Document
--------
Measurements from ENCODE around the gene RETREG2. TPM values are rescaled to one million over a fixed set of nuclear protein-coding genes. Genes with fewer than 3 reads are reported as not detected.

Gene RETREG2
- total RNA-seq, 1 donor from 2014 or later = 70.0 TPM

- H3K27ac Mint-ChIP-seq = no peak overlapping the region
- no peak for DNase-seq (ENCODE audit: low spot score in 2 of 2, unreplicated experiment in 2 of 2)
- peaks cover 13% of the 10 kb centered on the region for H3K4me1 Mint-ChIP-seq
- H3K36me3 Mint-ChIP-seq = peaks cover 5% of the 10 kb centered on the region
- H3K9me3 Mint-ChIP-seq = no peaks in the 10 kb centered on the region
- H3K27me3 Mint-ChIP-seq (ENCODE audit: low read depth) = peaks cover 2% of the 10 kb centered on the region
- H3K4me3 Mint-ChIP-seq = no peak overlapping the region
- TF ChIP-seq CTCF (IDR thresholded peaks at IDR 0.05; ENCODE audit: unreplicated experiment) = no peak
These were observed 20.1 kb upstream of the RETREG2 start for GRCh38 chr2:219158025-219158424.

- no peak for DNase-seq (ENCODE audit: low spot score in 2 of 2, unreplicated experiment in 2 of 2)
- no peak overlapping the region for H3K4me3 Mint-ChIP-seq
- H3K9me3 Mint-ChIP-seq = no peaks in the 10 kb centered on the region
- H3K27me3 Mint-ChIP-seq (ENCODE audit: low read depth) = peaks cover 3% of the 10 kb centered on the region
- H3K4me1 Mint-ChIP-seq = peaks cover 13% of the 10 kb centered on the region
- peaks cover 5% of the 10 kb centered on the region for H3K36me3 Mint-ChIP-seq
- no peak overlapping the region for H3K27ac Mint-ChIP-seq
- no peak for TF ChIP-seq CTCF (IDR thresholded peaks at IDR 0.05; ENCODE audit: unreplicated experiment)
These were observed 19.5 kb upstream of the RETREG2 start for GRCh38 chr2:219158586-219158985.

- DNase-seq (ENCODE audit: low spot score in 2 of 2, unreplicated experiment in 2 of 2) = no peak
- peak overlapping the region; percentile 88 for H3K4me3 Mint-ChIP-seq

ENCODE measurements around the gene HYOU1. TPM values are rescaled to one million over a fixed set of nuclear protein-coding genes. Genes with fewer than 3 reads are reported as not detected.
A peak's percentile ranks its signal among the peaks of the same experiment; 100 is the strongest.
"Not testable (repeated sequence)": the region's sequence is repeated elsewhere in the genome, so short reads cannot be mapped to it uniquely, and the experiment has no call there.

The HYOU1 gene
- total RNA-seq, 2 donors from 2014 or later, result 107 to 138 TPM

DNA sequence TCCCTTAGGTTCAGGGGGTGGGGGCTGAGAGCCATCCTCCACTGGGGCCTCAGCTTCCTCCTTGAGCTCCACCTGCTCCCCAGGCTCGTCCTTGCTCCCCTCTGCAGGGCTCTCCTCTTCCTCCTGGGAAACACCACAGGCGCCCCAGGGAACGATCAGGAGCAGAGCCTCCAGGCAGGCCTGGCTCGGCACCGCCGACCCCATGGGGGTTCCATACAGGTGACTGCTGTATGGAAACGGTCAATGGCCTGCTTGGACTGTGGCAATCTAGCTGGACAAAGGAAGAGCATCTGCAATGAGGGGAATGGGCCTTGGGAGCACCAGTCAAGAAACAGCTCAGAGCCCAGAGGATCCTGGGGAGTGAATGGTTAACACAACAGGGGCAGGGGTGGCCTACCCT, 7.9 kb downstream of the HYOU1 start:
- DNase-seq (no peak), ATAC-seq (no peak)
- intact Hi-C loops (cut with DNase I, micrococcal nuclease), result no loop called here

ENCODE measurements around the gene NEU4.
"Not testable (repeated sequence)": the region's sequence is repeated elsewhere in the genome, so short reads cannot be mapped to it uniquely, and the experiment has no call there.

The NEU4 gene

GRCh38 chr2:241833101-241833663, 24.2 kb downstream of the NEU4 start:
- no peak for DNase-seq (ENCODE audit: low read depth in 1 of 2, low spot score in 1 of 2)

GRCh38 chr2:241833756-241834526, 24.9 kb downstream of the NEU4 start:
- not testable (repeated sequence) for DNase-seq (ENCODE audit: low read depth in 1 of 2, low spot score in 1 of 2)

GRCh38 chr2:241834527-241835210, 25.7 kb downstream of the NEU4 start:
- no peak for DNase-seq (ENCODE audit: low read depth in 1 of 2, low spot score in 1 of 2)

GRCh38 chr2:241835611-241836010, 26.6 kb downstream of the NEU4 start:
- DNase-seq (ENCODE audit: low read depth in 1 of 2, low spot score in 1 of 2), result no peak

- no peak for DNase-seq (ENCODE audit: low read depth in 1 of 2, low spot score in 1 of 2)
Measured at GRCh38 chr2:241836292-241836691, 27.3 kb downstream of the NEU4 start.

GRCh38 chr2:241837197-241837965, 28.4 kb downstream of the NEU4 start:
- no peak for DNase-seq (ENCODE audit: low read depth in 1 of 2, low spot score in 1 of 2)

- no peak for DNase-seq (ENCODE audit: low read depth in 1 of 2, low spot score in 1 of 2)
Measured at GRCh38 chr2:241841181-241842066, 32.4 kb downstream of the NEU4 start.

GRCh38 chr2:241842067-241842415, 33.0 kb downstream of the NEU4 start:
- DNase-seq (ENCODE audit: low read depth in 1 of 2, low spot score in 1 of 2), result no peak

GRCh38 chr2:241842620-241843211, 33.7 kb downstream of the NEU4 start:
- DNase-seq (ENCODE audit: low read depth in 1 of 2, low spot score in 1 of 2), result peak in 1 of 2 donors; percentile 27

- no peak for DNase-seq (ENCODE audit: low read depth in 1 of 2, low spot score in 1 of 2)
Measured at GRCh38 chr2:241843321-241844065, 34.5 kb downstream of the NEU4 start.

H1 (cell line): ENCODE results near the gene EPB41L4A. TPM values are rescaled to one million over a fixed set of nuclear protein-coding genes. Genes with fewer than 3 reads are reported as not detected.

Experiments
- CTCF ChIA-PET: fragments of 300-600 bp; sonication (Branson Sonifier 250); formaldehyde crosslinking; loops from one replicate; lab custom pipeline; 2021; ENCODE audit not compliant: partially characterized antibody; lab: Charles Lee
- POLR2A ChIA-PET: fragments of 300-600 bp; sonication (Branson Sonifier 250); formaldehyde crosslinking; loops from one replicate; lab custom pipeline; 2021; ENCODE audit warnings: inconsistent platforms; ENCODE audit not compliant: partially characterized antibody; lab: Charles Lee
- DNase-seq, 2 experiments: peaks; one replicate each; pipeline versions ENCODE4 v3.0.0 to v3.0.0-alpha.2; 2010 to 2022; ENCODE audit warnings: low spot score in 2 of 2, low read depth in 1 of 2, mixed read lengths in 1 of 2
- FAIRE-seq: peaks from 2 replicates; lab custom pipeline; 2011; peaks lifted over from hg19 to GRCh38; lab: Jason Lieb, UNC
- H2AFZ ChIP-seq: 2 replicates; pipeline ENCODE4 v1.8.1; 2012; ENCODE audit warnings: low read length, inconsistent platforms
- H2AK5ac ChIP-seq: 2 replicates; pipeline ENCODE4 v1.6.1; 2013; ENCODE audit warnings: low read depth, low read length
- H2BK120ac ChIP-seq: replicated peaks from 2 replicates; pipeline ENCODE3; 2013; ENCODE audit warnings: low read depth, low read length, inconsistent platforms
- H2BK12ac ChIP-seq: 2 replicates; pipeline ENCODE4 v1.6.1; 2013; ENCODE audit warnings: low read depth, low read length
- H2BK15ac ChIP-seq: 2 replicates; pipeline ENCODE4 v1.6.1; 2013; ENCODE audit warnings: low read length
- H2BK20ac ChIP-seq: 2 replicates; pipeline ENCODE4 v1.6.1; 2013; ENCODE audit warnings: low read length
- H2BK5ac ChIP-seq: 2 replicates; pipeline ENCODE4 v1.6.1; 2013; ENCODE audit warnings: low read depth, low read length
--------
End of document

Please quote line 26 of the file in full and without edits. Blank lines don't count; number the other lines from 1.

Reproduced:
"Not testable (repeated sequence)": the region's sequence is repeated elsewhere in the genome, so short reads cannot be mapped to it uniquely, and the experiment has no call there.